New constraints on the spatial distribution and morphology of the Halimeda bioherms of the Great Barrier Reef, Australia
August 25, 2016

Authors: McNeil, M.A., Webster, J.M., Beaman, R.J., Graham, T.L.

Year: 2016

Publication: Coral Reefs 35(4), 1343-1355. doi: 10.1007/s00338-016-1492-2


Halimeda bioherms occur as extensive geological structures on the northern Great Barrier Reef (GBR), Australia. We present the most complete, high-resolution spatial mapping of the northern GBR Halimeda bioherms, based on new airborne lidar and multibeam echosounder bathymetry data.

Our analysis reveals that bioherm morphology does not conform to the previous model of parallel ridges and troughs, but is far more complex than previously thought. We define and describe three morphological sub-types: reticulate, annulate, and undulate, which are distributed in a cross-shelf pattern of reduced complexity from east to west.

The northern GBR bioherms cover an area of 6095 km2, three times larger than the original estimate, exceeding the area and volume of calcium carbonate in the adjacent modern shelf-edge barrier reefs. We have mapped a 1740 km2 bioherm complex north of Raine Island in the Cape York region not previously recorded, extending the northern limit by more than 1° of latitude.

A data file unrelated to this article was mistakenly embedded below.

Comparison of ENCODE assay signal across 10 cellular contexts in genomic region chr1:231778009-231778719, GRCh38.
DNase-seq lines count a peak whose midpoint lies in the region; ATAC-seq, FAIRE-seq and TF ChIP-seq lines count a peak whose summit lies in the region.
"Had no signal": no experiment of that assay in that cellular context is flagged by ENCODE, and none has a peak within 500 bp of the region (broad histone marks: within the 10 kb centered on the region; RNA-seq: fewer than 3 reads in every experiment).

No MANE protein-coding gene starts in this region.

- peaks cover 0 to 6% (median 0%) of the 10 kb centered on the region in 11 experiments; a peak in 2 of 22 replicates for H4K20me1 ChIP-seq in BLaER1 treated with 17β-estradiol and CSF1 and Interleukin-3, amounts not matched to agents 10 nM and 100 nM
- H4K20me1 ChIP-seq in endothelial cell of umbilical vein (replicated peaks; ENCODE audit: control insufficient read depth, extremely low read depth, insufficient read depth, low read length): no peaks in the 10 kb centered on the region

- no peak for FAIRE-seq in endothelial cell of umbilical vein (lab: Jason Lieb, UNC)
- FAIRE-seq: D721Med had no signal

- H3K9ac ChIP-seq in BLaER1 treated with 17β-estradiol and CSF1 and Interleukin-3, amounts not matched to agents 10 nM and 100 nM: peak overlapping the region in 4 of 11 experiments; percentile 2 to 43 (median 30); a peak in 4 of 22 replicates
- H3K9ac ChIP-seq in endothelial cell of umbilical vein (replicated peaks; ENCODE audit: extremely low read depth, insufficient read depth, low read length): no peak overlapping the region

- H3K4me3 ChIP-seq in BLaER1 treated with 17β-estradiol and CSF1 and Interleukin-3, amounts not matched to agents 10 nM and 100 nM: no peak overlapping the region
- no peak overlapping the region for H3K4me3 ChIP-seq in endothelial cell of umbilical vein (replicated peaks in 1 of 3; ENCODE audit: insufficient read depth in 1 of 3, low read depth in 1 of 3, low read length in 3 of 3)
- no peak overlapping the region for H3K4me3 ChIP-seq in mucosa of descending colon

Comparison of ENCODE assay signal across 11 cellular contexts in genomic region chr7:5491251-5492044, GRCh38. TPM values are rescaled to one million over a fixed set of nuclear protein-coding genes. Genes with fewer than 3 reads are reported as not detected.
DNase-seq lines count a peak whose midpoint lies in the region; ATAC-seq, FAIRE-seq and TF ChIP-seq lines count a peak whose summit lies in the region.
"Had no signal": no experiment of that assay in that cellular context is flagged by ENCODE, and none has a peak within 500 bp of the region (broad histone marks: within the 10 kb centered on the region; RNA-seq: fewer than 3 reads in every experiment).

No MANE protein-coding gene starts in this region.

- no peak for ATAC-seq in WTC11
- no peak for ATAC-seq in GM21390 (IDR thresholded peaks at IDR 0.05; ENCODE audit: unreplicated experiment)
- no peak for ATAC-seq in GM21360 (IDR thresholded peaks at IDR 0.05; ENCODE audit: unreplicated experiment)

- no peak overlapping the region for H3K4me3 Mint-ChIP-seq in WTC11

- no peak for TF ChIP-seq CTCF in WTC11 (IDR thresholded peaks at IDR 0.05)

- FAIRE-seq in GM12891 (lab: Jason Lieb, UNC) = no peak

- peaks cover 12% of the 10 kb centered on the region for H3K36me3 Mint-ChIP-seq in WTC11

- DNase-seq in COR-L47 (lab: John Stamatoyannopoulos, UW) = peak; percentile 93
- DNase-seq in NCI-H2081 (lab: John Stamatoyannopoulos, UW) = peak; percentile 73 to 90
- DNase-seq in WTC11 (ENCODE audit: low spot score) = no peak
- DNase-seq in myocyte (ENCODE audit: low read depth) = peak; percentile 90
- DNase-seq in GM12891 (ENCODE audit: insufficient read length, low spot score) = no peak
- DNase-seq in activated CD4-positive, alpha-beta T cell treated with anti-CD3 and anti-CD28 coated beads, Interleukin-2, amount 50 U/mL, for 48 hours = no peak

Bioherm formation and distribution are controlled by a complex interaction of outer-shelf geometry, regional and local currents, coupled with the morphology and depth of continental slope submarine canyons determining the delivery of cool, nutrient-rich water upwelling through inter-reef passages.

Distribution and mapping of Halimeda bioherms in relation to Great Barrier Reef Marine Park Authority bioregion classifications and management zones are inconsistent and currently poorly defined due to a lack of high-resolution data not available until now.

These new estimates of bioherm spatial distribution and morphology have implications for understanding the role these geological features play as structurally complex and productive inter-reef habitats, and as calcium carbonate sinks which record a complete history of the Holocene post-glacial marine transgression in the northern GBR.

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